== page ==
Fear God in Your Own Village

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H. Holt, 1918 - Christian sociology - 212 pages
 

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Page 112 - So those servants went out into the highways, and gathered together all as many as they found, both bad and good: and the wedding was furnished with guests. And when the king came in to see the guests, he saw there a man which had not on a wedding garment: and he saith unto him, Friend, how eamest thou in hither not having a wedding garment ? And he was speechless. Then said the king to the servants, Bind him hand and foot, and take him away, and cast him into outer darkness; there shall be weeping...
Page 128 - For a thousand years in thy sight are but as yesterday when it is past, and as a watch in the night. Thou earnest them away as with a flood; they are as a sleep; in the morning they are like grass which groweth up. In the morning it flourisheth, and groweth up ; in the evening it is cut down, and withereth.
Page 112 - Friend, how did you come in here without a wedding garment?' And he was speechless. Then the king said to the servants, "Bind him hand and foot, take him away, and cast him into outer darkness; there will be weeping and gnashing of teeth." For many are called, but few are chosen.
Page 136 - Pease) Porridge Hot Pease porridge hot, pease porridge cold, Pease porridge in the pot nine days old ; Some like it hot, some like it cold, Some like it in the pot nine days old.
Page 53 - To bring producer and consumer in this vicinity closer together in some sort of cooperative enterprise. To secure cheaper lights. To improve the appearance of the neighborhood by proper disposal of rubbish, by the construction of sidewalks, by planting, and by beautifying all properties in which I have any interest. To aid the school board and the public school teachers in every progressive effort. To stick to these undertakings until they are accomplished, giving of my time and money as I am able,...
Page 39 - ... peculiar" spot on earth, Chat wonderful things might be done in other places but "not in this town." To put in the place of this spirit a spirit of pride in the neighborhood, to put neighborly friendliness and co-operation in the place of suspicion and independence, to get the "newcomers" and "old-timers" alike to look upon the community as their own, belonging to them both, and as a place where it is good to live — this is to convert the neighborhood. Not until a community has this atmosphere...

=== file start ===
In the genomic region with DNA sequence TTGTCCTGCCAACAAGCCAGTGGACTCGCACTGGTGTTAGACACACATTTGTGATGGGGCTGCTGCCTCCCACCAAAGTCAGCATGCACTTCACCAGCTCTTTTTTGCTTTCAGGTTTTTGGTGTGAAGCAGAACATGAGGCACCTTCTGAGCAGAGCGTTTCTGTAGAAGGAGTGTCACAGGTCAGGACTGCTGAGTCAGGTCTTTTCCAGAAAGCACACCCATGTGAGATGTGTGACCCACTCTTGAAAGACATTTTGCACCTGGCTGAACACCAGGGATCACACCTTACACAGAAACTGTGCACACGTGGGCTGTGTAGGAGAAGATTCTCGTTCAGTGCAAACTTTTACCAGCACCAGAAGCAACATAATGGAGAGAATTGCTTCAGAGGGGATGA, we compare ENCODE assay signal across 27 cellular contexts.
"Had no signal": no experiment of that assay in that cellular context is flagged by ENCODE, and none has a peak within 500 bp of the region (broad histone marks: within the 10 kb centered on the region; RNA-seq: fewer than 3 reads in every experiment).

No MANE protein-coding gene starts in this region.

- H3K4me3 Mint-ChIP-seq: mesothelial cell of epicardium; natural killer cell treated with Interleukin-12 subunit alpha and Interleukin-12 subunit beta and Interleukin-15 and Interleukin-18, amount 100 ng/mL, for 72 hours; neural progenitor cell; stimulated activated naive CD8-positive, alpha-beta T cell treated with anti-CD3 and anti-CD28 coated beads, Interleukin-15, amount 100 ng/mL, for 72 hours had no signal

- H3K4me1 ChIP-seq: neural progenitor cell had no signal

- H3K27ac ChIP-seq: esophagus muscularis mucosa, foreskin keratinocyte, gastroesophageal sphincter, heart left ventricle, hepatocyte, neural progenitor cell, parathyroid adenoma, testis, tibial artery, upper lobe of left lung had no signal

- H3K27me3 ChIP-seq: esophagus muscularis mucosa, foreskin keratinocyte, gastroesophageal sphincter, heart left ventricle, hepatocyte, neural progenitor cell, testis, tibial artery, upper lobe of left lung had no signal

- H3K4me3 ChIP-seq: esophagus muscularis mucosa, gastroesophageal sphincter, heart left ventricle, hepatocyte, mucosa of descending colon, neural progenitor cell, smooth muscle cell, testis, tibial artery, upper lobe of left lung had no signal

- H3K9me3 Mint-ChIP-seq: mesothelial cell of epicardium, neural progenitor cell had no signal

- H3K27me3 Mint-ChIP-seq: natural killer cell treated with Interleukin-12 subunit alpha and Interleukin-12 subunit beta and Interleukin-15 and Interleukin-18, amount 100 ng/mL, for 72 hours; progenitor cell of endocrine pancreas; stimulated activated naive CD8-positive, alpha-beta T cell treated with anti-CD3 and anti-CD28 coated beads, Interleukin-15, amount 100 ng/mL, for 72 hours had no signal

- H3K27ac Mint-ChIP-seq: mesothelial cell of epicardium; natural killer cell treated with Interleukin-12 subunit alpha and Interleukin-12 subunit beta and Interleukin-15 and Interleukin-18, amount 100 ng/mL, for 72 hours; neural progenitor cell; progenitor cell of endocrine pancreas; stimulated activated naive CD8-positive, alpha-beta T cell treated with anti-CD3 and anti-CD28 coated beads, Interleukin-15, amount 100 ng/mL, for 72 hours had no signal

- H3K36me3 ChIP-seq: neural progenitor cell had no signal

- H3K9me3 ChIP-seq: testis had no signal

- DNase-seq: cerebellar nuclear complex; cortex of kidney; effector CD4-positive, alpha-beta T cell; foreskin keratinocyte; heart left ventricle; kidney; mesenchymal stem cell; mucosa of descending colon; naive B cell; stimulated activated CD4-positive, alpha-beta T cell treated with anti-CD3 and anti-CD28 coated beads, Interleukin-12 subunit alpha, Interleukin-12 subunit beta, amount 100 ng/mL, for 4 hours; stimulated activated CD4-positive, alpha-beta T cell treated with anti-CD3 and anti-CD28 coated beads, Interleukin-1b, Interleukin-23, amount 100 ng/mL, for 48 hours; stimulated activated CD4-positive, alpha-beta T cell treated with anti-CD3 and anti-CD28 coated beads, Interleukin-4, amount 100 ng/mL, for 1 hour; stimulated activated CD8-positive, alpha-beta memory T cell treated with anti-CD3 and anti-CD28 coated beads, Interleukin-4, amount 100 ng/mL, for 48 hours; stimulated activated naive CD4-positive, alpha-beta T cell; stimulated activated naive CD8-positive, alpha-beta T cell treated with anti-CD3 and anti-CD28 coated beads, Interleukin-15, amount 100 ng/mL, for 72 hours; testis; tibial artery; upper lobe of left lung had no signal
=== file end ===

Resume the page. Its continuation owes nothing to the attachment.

Page 53 - BOY ей individually and as a congregation the following resolutions : • To co-operate with my neighbors this year to the following ends : To construct a large building for such community purposes as public recreation, library, concerts, lecture courses, gymnasium, club rooms and fire department. To properly maintain our roads. To bring producer and consumer in this vicinity closer together in some sort of cooperative enterprise.
Page 14 - As I walked home I wondered at the meaning of their silence and of that last vociferous " good night." Was it the silence of disapproval, of bashfulness, or the fear to speak out before the crowd? I made up my mind that it was the latter. This town had been so long without an organization or a leader that its young men had forgotten or never learned the American tradition of free discussion in public meetings. And somehow, as their " good night " rang in my ears, it seemed that there was in it the...
Page 99 - In the social room there was a pool table, a substation of the library, and various small games. On this floor, too, was a small office for the Secretary. Across the front of the house was a large veranda, suitable for summer dancing. Through these rooms the neighbors trooped and on up to the second floor, where they inspected a small motion picture booth and the quarters of the Superintendent and his wife.

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